John Tuttle and His Descendants: Being a Continuation of the Large Volume of the Tuttle History, a Copy of which is on File at the Public Library, Springfield, Ohio (Google eBook)

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publisher not identified, 1914 - 46 pages
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Page 4 - Say not, because he did no wondrous deed, Amassed no worldly gain, Wrote no great book, revealed no hidden truth. Perchance he lived in vain, For there was grief within a thousand hearts The hour he ceased to live; He held the love of women, and of men Life has no more to give. Charlotte Becker.
Page 5 - INQUIRING into the pedigree of an idea is not a bad means of roughly estimating its value. To have come of respectable ancestry, is prima facie evidence of worth in a belief as in a person...
Page 6 - Tuttle or his more remote descendants married, were written up. We should then have a basis for comparison. If it were found on such comparison that the branches of such families as were of Tuttle descent, exhibited more of these characteristics, or exhibited them more decidedly or more generally than those branches of such families as were not of Tuttle descent, then it seems to us a fair inference, that such characteristics were inherited from or through the Tuttle...
Page 7 - Our conclusion is that the characteristics referred to, are more clearly and decidedly traceable to the Tuttle stock than to any other. It is plain that somewhere along the ancestral lines of this strain of blood a remarkable energy has been infused that has shown itself in every form of human activity and achievement. In theology it produced an Edwards; among educators a Dwight and a Woolsey; in art, a Kensett; in literature, a Peter Parley. It learned all languages in the sweat and grime of the...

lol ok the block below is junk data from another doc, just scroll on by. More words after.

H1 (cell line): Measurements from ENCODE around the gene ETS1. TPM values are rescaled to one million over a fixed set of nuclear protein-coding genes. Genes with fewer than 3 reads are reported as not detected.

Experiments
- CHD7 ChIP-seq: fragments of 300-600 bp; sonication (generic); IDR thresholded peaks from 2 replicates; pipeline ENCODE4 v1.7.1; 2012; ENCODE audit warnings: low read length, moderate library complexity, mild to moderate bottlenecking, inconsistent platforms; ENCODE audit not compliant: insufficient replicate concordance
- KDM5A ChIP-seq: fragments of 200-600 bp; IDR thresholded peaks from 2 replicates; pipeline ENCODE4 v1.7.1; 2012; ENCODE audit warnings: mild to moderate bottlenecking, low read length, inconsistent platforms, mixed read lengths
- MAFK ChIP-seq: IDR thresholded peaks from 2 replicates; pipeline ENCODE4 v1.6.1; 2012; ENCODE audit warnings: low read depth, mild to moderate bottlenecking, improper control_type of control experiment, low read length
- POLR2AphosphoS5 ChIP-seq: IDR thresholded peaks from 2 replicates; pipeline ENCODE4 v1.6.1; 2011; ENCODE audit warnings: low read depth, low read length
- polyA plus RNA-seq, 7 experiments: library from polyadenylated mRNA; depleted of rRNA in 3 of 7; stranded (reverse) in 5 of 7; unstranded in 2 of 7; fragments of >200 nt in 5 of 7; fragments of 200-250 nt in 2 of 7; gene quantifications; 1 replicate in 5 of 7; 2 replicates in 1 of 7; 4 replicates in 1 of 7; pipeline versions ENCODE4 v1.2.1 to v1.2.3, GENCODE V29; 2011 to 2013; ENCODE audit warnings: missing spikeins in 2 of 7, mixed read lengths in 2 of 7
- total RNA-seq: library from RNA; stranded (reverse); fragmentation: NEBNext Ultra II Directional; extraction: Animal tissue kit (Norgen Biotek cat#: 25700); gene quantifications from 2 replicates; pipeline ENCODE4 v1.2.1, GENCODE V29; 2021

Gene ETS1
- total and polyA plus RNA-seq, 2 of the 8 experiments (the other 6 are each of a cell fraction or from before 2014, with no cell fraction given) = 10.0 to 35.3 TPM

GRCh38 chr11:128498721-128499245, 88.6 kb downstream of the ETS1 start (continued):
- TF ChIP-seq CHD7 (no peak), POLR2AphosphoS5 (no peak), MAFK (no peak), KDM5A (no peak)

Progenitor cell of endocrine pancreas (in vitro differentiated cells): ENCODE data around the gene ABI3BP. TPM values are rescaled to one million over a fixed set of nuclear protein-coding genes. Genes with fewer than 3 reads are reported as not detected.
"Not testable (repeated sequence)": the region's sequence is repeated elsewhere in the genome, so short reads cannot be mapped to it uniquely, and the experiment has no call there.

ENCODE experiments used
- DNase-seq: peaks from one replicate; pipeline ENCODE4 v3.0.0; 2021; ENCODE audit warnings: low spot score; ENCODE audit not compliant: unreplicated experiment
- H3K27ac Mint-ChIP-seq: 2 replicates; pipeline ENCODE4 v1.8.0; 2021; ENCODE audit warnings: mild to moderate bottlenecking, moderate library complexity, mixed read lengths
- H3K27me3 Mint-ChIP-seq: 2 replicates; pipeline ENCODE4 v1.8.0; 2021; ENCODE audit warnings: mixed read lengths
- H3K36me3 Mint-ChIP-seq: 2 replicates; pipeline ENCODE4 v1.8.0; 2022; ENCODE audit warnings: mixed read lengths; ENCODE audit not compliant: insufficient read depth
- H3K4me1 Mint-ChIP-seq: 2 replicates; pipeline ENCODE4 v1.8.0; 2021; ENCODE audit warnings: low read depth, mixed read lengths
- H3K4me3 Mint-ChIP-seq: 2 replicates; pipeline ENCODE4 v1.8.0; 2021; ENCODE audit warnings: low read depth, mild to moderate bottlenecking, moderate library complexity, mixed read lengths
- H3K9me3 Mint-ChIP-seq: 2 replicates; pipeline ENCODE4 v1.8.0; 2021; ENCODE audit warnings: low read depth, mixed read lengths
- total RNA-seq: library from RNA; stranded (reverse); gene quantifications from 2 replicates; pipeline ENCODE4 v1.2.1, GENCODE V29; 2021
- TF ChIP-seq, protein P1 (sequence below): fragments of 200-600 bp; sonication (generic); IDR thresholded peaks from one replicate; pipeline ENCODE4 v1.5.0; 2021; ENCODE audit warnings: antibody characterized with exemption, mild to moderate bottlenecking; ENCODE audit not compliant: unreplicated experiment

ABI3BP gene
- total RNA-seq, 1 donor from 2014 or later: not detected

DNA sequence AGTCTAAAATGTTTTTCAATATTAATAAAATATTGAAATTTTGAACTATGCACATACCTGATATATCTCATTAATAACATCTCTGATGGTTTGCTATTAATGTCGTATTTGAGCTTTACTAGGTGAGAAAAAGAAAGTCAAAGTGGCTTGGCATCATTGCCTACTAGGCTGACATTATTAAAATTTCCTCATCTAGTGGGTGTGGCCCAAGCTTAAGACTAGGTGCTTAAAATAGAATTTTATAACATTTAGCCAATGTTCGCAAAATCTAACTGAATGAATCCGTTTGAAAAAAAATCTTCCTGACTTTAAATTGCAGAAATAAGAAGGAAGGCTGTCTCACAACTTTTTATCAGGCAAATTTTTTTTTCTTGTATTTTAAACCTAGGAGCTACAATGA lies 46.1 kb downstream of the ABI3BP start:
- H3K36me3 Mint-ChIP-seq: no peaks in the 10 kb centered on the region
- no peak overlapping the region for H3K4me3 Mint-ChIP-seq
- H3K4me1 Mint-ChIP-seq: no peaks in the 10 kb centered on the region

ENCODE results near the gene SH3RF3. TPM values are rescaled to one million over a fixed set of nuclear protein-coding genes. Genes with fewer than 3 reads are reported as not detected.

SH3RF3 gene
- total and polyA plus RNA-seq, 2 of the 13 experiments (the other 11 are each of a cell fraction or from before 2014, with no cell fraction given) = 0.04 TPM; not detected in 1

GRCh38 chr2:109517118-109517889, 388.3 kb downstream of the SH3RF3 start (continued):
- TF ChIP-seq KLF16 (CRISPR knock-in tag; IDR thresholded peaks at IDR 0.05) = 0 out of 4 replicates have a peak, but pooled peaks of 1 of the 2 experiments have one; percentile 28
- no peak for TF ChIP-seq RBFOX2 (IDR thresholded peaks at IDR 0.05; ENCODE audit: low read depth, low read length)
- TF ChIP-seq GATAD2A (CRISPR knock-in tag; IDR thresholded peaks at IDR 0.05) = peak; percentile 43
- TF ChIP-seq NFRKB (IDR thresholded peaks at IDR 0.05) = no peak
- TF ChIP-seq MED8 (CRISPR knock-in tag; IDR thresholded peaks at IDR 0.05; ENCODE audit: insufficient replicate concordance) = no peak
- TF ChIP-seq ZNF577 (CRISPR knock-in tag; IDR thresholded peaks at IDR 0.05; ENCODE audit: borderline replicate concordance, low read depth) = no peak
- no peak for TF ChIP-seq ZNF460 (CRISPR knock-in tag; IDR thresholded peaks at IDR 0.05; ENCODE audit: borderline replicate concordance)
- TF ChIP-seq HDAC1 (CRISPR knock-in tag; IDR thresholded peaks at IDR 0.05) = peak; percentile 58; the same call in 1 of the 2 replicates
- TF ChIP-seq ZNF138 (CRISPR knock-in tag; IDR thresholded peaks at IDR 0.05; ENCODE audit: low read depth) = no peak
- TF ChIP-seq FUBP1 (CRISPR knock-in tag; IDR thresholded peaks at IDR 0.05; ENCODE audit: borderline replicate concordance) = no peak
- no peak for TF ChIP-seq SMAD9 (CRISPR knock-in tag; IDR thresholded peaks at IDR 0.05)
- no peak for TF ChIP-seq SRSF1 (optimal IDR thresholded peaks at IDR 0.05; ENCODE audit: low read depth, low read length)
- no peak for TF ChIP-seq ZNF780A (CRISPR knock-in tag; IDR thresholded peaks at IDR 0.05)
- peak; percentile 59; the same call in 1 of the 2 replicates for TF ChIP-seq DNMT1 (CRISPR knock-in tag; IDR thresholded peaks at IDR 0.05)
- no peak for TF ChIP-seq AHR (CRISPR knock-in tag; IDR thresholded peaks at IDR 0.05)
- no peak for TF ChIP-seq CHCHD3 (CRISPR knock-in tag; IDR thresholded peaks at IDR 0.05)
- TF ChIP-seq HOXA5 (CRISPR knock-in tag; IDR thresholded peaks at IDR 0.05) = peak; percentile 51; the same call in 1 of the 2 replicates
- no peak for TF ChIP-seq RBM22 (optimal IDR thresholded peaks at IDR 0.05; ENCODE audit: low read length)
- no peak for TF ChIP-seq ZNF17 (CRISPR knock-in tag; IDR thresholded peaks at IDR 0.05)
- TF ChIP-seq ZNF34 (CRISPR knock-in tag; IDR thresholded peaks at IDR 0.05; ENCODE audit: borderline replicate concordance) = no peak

Page 6 - Trowbridges and others, likenesses do appear in the branches of Tuttle descent, that are not found to the same extent in the others. And the inference derived from such likeness is strengthened by apparent diversities and contrasts, between the Tuttle branches and the others. We do not intend to pursue the comparison; we merely suggest it as furnishing ground for a reasonable probability.
Page 7 - ... any other. It is plain that somewhere along the ancestral lines of this strain of blood a remarkable energy has been infused that has shown itself in every form of human activity and achievement. In theology it produced an Edwards; among educators a Dwight and a Woolsey; in art, a Kensett; in literature, a Peter Parley. It learned all languages in the sweat and grime of the blacksmith's forge, in Burritt. It marched to the sea with Sherman. It wrote histories with the half-blind eyes of Prescott.
Page 6 - The race is not only prolific, but fitted to endure. It follows that wherever they have been long seated their descendants will be more numerous, as a rule, than those of other settlers of equal date.
Page 6 - Connecticut, of twenty-two deasons of the first church, from its foundation in 1716 to 1864, eleven or one-half are of this family. In some branches nine-tenths are church members and so general is the religious inclination that it may well be called a family trait.
Page 5 - That the blood is or has been prolific is a matter of common observation. Joined to that is the quality of endurance.
Page 6 - Britain show that but one Welshman to ten English and fifteen Irish are convicted of crime. They are strongly emotional, poetical and religious.

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